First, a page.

To understand the role for KDM5B in nucleosome organization, we explored genome-wide nucleosome positioning in KDM5B-depleted and control ES cells. KDM5B knockdown (shKdm5b) and control (shLuc) ES cells, which we described previously [17, 18], were stably selected in the presence of 1 µg/mL puromycin. Depletion of KDM5B resulted in > 95% reduction of mRNA as evaluated using Q-RT-PCR (Additional file 1: Fig. S1) , which was confirmed using western blotting . Moreover, RNAi depletion of KDM5B resulted in global increases in H3K4me3 and H3K4me2 levels as evaluated using western blotting , which is consistent with the role of the H3K4 demethylase KDM5B. Next, we performed MNase digestion of chromatin from KDM5B-depleted and control ES cells and subsequently isolated mononucleosome-sized DNA fragments. We then sequenced the ends using paired-end sequencing and mapped to the mouse genome (see “Methods” section). To interrogate nucleosome distributions around TSS regions, we computed the average distribution of fragments. These findings reveal a marked increase in nucleosome density at TSS regions and surrounding phased nucleosomes across the genome in KDM5B-depleted ES cells relative to control ES cells (Fig. 1a). Consistent with previous findings, we observed depletion of nucleosomes at TSS regions [25,26,27] for both KDM5B-depleted and control ES cells. We also surveyed nucleosome occupancy around DNase I hypersensitive sites (DHS), which are known to be correlated with transcriptionally active promoters , and also identified increased enrichment of nucleosomes around DNase I sites (ENCODE: GSM1014154) in KDM5B-depleted ES cells (Fig. 1b). However, nucleosome enrichment around binding sites of the genomic insulator, CTCF , exhibited only nominal increases in enrichment in KDM5B-depleted ES cells (Fig. 1c), suggesting that alterations in nucleosome occupancy in KDM5B-depleted ES cells mainly occur nearby TSS regions and accessible chromatin regions (e.g., DHS).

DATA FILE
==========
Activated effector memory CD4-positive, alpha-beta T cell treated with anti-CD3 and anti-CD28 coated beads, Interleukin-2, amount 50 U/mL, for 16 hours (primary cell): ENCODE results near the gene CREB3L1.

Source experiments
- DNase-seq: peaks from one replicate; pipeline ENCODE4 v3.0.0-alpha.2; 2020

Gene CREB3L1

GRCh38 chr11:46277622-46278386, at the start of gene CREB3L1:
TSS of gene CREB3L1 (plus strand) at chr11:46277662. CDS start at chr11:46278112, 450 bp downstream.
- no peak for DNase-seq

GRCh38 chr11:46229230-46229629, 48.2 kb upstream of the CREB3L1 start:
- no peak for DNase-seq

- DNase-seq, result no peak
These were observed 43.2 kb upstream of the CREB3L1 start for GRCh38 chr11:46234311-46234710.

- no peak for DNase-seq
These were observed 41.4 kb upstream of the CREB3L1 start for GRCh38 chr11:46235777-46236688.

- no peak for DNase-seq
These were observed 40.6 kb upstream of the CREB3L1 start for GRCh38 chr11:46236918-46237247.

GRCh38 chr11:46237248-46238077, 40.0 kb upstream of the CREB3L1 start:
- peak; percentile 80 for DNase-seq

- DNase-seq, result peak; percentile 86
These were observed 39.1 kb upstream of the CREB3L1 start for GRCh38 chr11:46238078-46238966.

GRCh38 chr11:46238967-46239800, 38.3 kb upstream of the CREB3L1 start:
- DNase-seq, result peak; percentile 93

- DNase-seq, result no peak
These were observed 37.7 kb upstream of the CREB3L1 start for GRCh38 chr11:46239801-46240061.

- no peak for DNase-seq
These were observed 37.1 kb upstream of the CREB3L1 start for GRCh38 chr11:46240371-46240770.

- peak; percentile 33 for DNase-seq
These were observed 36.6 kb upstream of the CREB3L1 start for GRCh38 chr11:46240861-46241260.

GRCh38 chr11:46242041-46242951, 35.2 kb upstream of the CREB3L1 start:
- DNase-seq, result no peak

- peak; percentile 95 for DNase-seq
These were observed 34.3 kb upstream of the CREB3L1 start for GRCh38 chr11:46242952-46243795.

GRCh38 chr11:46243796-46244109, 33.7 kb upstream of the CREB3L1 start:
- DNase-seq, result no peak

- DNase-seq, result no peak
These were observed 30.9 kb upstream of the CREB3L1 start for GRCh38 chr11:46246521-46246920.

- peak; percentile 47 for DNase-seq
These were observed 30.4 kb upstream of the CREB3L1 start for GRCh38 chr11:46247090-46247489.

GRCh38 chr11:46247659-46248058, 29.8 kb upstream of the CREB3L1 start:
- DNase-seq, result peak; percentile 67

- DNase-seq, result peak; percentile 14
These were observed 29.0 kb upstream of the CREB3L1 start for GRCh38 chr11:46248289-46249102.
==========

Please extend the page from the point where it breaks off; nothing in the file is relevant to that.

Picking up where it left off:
Sequence reads revealed an altered nucleosome size distribution in KDM5B-depleted ES cells (Fig. 1d). In addition, nucleosome positioning varied significantly at TSS regions between control and KDM5B-depleted ES cells (Fig. 1e). To calculate variation in nucleosome positioning, we measured the mean value of distances between + 1 or − 1 nucleosomes in shLuc and shKdm5b ES cells relative to TSS regions. Results from these analyses highlight significant variation in nucleosome positioning at + 1 and − 1 nucleosomes (Fig. 1e), where nucleosomes are phased relative to TSS regions at active genes. In addition, nucleosome variation was lower at active genes (RPKM > 1) relative to inactive genes (RPKM < 1) in KDM5B-depleted ES cells (Fig. 1f). Danpos was further used to evaluate nucleosome position shifts and occupancy changes using a uniform statistical framework . To further characterize nucleosome variation in KDM5B-depleted ES cells, we stratified nucleosomes by the degree of variation between control and KDM5B-depleted ES cells (− 200 to + 200 bp) into groups of + 1 and − 1 nucleosomes relative to TSS regions that shift upstream or downstream (Fig. 1g). We then evaluated the degree of uniformity and spacing between all nucleosomes on a genome-wide scale and observed relatively similar results for control and KDM5B knockdown ES cells (Fig. 1h, left). However, an evaluation of + 1 or − 1 nucleosome arrays relative to TSSs stratified by shift distance in KDM5B-depleted ES cells (e.g., 150–250 bp) revealed altered uniformity and spacing (Fig. 1h, middle, right). Heatmaps of nucleosome density, sorted by the distance between + 1 and + 2 nucleosomes in control ES cells, also revealed variation in spacing of the + 1 nucleosome between control and KDM5B-depleted ES cells (Fig. 1i). In addition, UCSC custom browser views confirmed variation in nucleosome positioning between control and KDM5B-depleted ES cells at representative pluripotency regulators (Fig. 1j). To investigate a relationship between KDM5B binding and nucleosome shift distance in control and KDM5B-depleted ES cells, we analyzed our KDM5B ChIP-Seq data . These results revealed that + 1 or − 1 nucleosomes bound by KDM5B are more sensitive to shifting relative to regions without KDM5B binding (Fig. 1k). For − 1 nucleosomes that shifted downstream or upstream, we observed 2.4-fold or 2.6-fold more − 1 nucleosomes, respectively, bound by KDM5B relative to unbound nucleosomes (Fig. 1k). In addition, for + 1 nucleosomes that shifted downstream or upstream, we observed 2.3-fold or 2.4-fold more nucleosomes, respectively, bound by KDM5B relative to unbound nucleosomes (Fig. 1k). These findings suggest that KDM5B binding nearby TSSs is correlated with a redistribution of nucleosomes in KDM5B-depleted ES cells.